The researchers assembled Cycloclasticus draft genomes (93 – 97% complete) from the metagenomic sequencing of four B. heckerae individuals sampled at the Chapopote site, which have estimated sizes of 2.1 – 2.2 Mb and an average nucleotide identity (ANI) of ≥ 99.95%. The Cycloclasticus draft genomes (93 – 97% complete) from the two encrusting sponge species have estimated sizes of 1.6 – 2.3 Mb and, again, are highly similar to each other (ANI = 99.8%) despite the fact that these hosts were collected at two sites separated by 20 km. These genomes differ markedly from the Cycloclasticus genome of the branching sponge (ANI = 79.8%) and the B. heckerae mussels (ANI values below 80%). ANI values, phylogenetic 16S rRNA, and additional phylogenomic analyses support the conclusion that the three invertebrate species examined by Rubin-Blum et al. here harbor highly host-specific Cycloclasticus symbionts. And, noteworthy, all symbiont genomes are a tad smaller than those of cultivated Cycloclasticus species (2.4 – 3.65 Mb).
In incubation experiments with Cycloclasticus-bearing B. heckerae gill tissues, they did not observe oxidation of 14C-labelled naphthalene to 14CO2, while control experiments with C. pugetii showed the expected naphthalene oxidation. And indeed, close inspection of the genomes of the Cycloclasticus symbionts revealed that they all lack genes involved in PAH degradation. Neither were PAH degradation-specific genes/transcripts and proteins detected in the metagenomic, metatranscriptomic and metaproteomic data (whole sample data, that is, from all symbionts and the respective host). Instead, Rubin-Blum et al. found high expression levels of genes involved in the use of short-chain alkanes. Therefore, the symbiotic Cycloclasticus most likely use gaseous non-aromatic short-chain hydrocarbons as energy and carbon sources. They had measured the concentrations and relative proportions of short-chain alkanes in the environment of the symbiont-bearing invertebrates by sampling and analyzing gas and oil bubbles a few centimeters above the collection sites at Chapopote and Mictlan, and a piece of surface asphalt with gas hydrate from the immediate vicinity of mussels and sponges at Chapopote. Concentrations of ethane, propane and butane in the asphalt were in the micromolar (µM) to low millimolar (mM) range, and thus sufficiently high to feed the Cycloclasticus symbionts. Taken together, these findings were surprising, as all cultivated Cycloclasticus are able to degrade PAH, but do not appear to use short-chain alkanes. In contrast to the genomes of the symbiotic Cycloclasticus, the genomes of cultivated Cycloclasticus lack genes coding for the first two enzymes needed for short-chain alkane oxidation, hydrocarbon monooxygenases (pHMOs) and alcohol dehydrogenases (PQQ-ADHs). Aldehyde ferredoxin oxidoreductases (AORs), the third group of enzymes, are present in the genomes of cultivated Cycloclasticus but their protein sequences are only 70% similar to those of the symbiotic Cycloclasticus. It is remarkable to find such metabolic variability within the clade of closely related Cycloclasticus species with >98% 16S rRNA identity.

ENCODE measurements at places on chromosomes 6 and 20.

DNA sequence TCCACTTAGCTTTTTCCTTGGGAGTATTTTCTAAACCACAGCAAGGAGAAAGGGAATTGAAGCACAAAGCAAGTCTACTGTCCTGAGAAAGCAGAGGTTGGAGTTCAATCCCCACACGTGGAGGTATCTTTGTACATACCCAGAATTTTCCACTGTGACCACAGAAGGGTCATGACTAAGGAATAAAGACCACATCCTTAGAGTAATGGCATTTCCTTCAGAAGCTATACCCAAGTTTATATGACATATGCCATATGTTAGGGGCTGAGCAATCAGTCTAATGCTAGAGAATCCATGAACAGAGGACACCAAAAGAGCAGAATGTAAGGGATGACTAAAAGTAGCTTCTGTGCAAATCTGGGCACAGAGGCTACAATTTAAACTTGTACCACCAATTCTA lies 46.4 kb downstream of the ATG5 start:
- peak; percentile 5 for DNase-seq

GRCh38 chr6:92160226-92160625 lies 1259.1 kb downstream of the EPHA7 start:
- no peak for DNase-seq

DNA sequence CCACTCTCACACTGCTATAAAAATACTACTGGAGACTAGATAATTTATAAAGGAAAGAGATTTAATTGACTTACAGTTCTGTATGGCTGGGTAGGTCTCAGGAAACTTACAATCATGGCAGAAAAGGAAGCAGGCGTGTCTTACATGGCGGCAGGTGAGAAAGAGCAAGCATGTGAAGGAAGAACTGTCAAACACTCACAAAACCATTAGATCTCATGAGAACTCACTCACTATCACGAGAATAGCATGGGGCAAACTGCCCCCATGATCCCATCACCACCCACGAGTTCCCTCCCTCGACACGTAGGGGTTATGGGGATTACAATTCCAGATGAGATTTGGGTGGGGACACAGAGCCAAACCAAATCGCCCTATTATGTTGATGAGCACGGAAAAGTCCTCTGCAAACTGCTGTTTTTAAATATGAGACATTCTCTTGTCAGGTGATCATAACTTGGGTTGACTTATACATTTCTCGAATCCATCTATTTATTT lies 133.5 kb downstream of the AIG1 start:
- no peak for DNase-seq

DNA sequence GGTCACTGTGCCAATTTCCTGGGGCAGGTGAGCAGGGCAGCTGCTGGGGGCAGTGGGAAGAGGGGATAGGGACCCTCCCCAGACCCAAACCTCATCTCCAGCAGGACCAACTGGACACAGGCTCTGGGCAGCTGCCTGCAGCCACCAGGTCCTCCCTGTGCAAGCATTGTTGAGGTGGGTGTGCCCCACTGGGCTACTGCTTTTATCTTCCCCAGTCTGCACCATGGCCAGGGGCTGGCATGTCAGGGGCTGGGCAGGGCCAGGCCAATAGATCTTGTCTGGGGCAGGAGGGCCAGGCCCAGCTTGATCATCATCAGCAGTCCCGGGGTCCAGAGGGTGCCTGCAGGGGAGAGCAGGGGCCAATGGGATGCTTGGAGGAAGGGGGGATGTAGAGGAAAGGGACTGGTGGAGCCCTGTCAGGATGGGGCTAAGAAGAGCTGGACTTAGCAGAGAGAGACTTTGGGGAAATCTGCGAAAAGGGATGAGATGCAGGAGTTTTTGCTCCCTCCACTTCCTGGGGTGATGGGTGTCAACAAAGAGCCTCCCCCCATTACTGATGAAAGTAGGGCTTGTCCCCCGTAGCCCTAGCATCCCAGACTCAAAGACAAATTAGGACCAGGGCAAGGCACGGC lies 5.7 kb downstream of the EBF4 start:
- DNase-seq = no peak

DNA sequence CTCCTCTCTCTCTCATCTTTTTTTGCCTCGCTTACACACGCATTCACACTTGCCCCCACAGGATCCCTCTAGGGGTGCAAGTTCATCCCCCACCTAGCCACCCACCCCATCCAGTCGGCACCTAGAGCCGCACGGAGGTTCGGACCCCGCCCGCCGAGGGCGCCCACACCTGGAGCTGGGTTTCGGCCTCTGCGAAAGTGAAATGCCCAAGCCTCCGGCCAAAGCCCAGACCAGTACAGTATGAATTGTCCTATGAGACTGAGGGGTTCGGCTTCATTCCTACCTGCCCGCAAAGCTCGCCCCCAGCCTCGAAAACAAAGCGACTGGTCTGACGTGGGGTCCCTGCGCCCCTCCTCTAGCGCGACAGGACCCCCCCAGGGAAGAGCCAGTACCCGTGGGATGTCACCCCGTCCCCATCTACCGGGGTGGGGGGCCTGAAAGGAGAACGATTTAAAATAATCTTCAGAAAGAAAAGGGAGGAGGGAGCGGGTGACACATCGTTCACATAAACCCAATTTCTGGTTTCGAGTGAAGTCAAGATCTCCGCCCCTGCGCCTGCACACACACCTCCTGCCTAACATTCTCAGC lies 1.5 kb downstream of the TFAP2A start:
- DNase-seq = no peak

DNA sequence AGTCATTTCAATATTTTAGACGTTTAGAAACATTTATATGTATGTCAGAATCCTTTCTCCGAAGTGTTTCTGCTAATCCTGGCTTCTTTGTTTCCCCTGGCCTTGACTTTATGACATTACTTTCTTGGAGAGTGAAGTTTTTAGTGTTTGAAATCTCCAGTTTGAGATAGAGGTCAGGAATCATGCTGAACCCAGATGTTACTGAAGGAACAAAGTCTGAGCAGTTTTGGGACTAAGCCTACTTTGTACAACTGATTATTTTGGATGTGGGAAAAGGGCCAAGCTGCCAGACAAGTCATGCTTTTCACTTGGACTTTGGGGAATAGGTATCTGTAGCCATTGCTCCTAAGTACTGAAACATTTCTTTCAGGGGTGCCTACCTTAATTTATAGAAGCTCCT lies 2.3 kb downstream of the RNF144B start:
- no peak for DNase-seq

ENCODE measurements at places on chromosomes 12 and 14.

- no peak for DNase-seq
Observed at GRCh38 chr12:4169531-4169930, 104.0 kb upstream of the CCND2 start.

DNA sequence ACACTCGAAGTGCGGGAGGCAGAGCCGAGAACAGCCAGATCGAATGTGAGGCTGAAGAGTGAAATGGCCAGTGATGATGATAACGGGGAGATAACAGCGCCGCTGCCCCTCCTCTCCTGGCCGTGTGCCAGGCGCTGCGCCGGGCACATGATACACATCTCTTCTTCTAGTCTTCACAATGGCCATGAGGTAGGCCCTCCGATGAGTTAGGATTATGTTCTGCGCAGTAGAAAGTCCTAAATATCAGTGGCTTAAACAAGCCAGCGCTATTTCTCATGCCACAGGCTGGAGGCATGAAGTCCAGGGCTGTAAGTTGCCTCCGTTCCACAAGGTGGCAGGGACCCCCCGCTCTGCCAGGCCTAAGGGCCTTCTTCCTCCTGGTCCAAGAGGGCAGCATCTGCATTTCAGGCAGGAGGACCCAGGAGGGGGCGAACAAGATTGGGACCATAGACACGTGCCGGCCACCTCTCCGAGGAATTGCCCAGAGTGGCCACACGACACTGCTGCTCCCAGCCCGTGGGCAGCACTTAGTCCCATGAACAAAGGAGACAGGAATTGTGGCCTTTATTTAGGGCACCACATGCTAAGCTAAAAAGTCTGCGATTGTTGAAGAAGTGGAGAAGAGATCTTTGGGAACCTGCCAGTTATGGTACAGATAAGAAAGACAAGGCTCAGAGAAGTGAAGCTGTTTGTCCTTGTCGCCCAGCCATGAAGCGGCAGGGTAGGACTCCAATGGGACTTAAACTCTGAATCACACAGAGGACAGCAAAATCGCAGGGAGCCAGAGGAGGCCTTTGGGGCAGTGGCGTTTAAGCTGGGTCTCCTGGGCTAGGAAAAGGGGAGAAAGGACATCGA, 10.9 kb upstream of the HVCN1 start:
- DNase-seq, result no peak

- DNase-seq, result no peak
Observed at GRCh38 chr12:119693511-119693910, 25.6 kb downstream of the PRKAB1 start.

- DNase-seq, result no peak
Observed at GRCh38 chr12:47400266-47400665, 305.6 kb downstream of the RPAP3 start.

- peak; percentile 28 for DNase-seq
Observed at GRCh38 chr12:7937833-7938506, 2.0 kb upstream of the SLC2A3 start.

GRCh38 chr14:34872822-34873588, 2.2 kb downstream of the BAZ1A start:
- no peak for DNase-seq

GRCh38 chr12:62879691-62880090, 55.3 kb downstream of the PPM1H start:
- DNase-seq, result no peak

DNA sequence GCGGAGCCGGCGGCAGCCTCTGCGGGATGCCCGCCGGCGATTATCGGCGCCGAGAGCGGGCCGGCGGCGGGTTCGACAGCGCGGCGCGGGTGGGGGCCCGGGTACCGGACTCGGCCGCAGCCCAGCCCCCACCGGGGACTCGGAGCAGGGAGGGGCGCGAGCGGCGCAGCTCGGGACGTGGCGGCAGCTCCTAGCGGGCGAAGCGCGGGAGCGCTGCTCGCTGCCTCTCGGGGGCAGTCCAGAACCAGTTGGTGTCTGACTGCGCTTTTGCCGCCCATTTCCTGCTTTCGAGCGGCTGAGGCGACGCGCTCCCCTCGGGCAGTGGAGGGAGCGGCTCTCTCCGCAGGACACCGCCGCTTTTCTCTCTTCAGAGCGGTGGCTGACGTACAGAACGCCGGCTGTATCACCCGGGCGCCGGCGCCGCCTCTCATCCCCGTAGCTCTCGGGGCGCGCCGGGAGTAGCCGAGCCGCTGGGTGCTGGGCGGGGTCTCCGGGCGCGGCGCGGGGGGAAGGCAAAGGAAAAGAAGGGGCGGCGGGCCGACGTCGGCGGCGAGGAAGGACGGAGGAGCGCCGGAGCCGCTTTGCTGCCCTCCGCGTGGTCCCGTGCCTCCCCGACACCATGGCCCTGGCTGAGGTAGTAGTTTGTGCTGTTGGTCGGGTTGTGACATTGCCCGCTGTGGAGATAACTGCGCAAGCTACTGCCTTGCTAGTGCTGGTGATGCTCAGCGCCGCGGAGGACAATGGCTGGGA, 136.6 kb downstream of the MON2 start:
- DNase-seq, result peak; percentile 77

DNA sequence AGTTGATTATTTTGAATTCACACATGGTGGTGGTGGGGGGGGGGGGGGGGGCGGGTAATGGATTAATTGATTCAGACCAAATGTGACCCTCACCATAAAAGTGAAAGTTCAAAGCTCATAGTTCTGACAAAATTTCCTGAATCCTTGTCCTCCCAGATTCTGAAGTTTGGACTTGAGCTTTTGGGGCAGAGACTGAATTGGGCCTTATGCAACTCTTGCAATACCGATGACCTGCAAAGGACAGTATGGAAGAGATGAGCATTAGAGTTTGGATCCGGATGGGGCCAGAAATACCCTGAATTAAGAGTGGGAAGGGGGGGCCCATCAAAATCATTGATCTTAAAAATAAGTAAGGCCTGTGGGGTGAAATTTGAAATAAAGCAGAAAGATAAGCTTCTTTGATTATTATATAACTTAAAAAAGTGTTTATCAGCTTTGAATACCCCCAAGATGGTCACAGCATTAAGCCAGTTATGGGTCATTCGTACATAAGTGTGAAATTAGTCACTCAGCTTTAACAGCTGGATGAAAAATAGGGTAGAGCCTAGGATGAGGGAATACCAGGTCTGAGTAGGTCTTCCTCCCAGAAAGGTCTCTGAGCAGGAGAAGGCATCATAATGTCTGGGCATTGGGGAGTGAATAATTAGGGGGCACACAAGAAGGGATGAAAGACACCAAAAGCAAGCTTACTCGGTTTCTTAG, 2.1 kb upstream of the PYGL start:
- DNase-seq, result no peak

Call it an 'encore', but there is something else that can be learned from the research on Cycloclasticus described here, something that's more at the meta level. When the lab of James T. Staley at the University of Washington, Seattle, WA, isolated Cycloclasticus pugetii, they studied its metabolic properties in vivo, that is by growth tests on a battery of different carbon compounds (see 2nd paragraph). Such growth tests can generate, when performed as a combinational ballet, virtually complete metabolic profiles for the studied species. The same researchers found, by one such "ballet", that Neptunomonas naphthovorans NAG-2N-113 (Oceanospirillales), another isolate from creosote-contaminated sediment from the Puget Sound, degrades 2,6-dimethylnaphthalene and phenanthrene, but acenaphthene was only degraded in a mixture of seven other PAHs. Enter the biochemists who identify the proteins that perform the required enzymatic reactions in vitro, and the geneticists who identify the genes for a metabolic pathway and its regulation. That's the 'classical' top-down approach. Rubin-Blum et al. could not grow their Cycloclasticus symbionts in the lab, for obvious reasons, but "sequenced them", that is both their genomes and their transcriptomes, and assessed their proteomes via mass-spectrometry. They could thus reconstruct the symbionts' metabolic capacities in silico by homology searches for genes/proteins with known functions (see here for their in silico metabolic profiles ). That's the bottom-up approach, much en vogue today. The two approaches are not mutually exclusive, quite the contrary, they complement each other. While the bottom-up approach crucially depends on the 'treasure trove' of functionally characterized gene sequences in the data bases obtained by the top-down approach, the latter gets an hefty update of its list of not-yet-asked questions with every newly completed genome sequencing project. Even after complete sequencing of ~6,300 prokaryotic genomes, roughly 1/3 of all genes in normal sized bacterial and archaeal genomes (3 – 5 Mb) cannot be assigned a function. Fun fact: the synthetic 531,560 bp-long chromosome of the Mycoplasma derivative JCVI-syn3.0 contains 473 genes, 149 of which whose functions are completely unknown.